Protect your health


Along with retirement comes new found time and freedom to pursue a wide variety of activities and interests. Many retirees have a plan for their financial wellbeing, yet physical, mental, emotional wellbeing is as important for a successful retirement as are the financial considerations. While the research shows that staying active is important for good health, there is much to be said for embracing a proactive approach to health and wellness around mental, physical, and emotional wellbeing, especially given the fact that you may have more control over your time at this point in your life. Whether you are thinking about becoming more proactive about your health, or have already decided to do so, the information on these pages will provide you with clarity and direction.

Am I right for this?

10 yes/no questions to help you determine if this is a good direction for you

Do I believe there are steps I can take to protect or improve my physical/mental/emotional wellbeing?

Do I have concerns about my future health?

Are there any specific issues related to my mental or physical health that concern me?

Am I willing to make a commitment to a physical exercise regimen?

Am I prepared to follow the guidance of a qualified and relevant healthcare professional?

Do I believe my physical, mental, and emotional health are interrelated?

Am I willing to invest my time and money in a wellness program?

If I make a transformation to healthfulness, will I have the support of my spouse/partner/household members?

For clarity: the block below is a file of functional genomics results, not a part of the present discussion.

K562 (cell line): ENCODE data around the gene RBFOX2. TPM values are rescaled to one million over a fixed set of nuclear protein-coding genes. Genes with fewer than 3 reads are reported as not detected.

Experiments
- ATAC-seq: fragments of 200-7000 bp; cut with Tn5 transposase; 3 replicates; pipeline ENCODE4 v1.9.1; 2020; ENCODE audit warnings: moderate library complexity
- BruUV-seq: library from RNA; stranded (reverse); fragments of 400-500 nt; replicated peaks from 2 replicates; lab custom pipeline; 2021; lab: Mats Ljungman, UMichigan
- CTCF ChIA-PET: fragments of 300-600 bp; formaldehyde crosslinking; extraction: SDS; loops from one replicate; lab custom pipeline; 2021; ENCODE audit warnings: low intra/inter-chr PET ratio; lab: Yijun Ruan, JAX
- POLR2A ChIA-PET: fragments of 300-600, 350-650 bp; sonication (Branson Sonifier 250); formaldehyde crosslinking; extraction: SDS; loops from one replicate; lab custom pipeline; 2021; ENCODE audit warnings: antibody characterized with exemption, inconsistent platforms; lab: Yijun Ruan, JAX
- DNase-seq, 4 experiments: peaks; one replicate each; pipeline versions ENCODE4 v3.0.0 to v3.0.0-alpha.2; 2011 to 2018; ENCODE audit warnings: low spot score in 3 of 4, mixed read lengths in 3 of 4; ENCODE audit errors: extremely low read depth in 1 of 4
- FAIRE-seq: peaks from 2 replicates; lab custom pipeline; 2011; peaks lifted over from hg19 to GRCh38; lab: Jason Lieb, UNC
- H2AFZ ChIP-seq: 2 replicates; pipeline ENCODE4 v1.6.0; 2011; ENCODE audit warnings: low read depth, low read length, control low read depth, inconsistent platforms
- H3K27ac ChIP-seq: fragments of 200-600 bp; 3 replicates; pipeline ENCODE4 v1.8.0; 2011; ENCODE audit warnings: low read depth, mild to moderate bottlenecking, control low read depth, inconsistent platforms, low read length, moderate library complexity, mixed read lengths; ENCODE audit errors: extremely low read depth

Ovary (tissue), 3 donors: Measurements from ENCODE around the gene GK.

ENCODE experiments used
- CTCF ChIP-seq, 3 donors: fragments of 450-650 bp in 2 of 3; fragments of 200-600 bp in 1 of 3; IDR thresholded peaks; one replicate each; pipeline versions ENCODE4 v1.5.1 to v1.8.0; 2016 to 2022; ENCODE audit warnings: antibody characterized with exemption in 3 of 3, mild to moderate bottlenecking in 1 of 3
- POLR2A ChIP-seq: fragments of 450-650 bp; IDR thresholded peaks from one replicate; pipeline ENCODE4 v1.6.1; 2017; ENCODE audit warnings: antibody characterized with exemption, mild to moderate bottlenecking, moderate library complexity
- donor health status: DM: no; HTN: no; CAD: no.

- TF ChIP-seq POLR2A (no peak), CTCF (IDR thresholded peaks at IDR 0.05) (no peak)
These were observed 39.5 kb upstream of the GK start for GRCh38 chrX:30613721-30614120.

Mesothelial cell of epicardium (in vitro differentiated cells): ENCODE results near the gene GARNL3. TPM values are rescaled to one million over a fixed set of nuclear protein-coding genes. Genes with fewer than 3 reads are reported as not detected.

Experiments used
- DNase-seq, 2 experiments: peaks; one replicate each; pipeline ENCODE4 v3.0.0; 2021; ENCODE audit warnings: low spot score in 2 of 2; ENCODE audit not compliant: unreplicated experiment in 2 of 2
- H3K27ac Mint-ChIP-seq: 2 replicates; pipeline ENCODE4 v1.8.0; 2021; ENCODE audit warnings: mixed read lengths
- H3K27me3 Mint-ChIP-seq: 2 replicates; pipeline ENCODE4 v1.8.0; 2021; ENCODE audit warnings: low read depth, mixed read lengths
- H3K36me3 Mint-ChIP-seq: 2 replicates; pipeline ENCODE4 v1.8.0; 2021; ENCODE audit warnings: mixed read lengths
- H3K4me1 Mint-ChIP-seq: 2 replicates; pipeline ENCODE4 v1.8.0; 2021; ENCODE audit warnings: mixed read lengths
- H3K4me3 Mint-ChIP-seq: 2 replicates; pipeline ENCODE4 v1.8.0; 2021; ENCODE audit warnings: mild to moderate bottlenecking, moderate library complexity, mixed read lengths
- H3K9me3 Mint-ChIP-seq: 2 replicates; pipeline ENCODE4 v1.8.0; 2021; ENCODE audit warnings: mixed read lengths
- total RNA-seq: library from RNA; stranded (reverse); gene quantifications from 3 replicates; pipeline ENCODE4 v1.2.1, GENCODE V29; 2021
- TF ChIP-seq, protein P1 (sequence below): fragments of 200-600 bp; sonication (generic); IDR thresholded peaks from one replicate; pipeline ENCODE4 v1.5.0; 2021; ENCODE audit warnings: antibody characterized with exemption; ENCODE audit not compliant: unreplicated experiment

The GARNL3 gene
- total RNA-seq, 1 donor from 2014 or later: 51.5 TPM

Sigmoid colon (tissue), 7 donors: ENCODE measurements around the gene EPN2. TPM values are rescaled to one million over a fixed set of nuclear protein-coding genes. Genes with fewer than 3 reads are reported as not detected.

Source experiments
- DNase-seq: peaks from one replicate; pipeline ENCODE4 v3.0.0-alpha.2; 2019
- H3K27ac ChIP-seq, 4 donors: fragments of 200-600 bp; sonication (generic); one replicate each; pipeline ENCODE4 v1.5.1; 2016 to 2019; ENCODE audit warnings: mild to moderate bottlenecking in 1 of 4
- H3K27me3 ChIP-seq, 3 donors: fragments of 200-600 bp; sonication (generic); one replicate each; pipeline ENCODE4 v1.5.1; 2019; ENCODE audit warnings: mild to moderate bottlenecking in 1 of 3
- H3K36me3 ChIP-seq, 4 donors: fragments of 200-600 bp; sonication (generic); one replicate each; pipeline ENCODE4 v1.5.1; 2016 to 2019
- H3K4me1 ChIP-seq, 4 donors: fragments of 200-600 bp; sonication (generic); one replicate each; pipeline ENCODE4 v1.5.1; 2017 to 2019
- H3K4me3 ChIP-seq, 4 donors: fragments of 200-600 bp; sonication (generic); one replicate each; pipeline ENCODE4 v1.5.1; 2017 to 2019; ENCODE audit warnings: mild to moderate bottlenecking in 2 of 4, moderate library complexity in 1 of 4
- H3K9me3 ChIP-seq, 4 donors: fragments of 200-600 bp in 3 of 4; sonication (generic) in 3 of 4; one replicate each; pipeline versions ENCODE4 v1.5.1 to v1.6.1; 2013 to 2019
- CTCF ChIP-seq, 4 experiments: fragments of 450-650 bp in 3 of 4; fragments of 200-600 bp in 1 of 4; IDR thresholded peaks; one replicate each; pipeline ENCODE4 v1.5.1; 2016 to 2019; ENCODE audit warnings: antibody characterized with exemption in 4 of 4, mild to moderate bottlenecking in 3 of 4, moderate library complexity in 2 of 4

Have I had a physical checkup in the last 12 months?

Do I have access to in-home exercise equipment, a gym, or an exercise-friendly outdoor environment?

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If you answer six or more “yes,” this is probably a good direction to pursue.

Most common physical health risks for people over 55

  • Cancer risk, especially breast, colon, prostate
  • Hearing loss
  • Weight gain
  • Skin changes
  • Heart troubles
  • Brain changes
  • Vision concerns
  • Bones and joints
  • Sleep quality
  • Blood pressure
  • Bladder control
  • Immune system
  • Teeth

Ways to stay one step ahead of physical health problems as you age

  • Get all recommended screenings
  • Get all recommended vaccines especially for pneumonia, shingles, flu
  • Exercise
  • Eat mindfully
  • Limit salt, sugar and saturated fats
  • Don’t smoke
  • Get sufficient sleep
  • Have an active and robust social network
  • Establish a relationship with a primary care physician

Ways to achieve or maintain mental and emotional health as you age

  • Have a positive outlook
  • Have an attitude of gratitude
  • Live in the “now”
  • Respect the past
  • Be optimistic about the future
  • Live and let live
  • Be generous
  • Meditate
  • Exercise
  • Have a pet
  • Smile often
  • Journal


Here are questions and answers that address common issues and concerns for those interested in protecting their health.


How do I know if I need a geriatric doctor vs. a regular primary care physician?


Both types of doctors can treat a wide variety of conditions; a geriatric specialist will have expertise in the issues associated with older people, typically 65-plus. Some reasons to consult a geriatrician are: If you have multiple medical conditions, if treatment for one condition negatively affects a second one, if you are experiencing functional decline or physical frailty or if you are managing multiple medications.


To what degree is my mental/emotional health likely to impact my physical health?


Research shows that persons with mental/emotional health issues are more likely to have a preventable health problem. Your mental health can impact the ability to motivate yourself to live a healthy lifestyle, including exercise and mindful eating. Our emotions are often connected to physical symptoms such as having a headache when we are sad and dealing with an upset stomach when anxious.